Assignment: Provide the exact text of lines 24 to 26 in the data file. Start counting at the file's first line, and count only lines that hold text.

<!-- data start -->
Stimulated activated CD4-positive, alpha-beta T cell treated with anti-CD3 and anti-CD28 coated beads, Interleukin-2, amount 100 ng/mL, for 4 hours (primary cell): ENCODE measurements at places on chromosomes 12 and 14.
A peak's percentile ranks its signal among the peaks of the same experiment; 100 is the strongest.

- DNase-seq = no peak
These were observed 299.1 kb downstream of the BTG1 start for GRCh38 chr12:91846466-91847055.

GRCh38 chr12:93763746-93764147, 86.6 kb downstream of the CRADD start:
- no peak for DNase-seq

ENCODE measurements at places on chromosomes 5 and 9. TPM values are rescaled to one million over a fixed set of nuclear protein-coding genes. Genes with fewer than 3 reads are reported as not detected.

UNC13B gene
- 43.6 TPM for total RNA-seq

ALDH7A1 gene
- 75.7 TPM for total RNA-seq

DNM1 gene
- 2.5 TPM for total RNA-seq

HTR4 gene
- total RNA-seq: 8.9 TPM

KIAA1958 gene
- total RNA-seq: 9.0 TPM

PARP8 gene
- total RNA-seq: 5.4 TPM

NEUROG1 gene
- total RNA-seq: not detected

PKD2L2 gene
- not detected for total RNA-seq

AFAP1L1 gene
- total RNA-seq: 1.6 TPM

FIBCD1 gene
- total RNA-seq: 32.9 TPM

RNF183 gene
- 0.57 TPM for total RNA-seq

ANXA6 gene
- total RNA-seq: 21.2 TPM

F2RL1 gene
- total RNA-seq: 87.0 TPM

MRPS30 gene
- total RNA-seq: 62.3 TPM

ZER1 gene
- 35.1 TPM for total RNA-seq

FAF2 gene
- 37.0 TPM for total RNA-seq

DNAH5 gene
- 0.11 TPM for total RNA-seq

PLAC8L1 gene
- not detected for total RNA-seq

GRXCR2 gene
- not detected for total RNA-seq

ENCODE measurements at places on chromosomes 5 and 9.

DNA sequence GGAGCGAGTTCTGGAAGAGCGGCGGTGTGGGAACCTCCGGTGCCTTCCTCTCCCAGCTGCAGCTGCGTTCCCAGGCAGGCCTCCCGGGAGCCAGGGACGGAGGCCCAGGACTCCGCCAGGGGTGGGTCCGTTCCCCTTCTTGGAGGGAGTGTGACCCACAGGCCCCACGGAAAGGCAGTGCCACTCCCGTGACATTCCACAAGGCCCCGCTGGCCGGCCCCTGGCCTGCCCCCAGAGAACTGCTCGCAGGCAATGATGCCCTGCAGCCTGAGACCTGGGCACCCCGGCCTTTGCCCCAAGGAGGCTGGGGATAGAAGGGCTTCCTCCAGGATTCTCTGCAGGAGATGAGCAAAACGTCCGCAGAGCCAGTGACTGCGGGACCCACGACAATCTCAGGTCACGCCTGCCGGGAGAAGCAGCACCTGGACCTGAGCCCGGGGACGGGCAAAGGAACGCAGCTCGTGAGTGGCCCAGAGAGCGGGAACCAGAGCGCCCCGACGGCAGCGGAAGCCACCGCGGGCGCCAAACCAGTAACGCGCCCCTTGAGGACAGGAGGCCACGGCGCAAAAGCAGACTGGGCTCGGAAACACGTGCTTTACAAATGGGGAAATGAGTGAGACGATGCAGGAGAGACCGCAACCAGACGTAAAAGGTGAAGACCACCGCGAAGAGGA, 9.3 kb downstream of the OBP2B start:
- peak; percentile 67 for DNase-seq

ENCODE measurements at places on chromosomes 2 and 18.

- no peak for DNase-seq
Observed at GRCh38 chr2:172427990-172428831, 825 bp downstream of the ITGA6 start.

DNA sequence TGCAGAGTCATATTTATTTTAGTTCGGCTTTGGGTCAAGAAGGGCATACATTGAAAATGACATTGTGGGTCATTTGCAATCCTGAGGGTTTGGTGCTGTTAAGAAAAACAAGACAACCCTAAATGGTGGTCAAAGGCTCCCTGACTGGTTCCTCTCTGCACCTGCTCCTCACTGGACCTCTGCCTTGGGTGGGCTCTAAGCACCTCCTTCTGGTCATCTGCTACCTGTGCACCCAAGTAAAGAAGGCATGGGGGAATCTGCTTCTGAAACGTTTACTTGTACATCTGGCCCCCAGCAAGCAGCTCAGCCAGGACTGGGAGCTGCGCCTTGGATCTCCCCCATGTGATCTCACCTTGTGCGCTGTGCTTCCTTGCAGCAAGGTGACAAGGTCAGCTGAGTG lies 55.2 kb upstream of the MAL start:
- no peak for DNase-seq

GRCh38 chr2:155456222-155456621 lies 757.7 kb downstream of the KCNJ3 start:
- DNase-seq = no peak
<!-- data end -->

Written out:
AFAP1L1 gene
- total RNA-seq: 1.6 TPM

FIBCD1 gene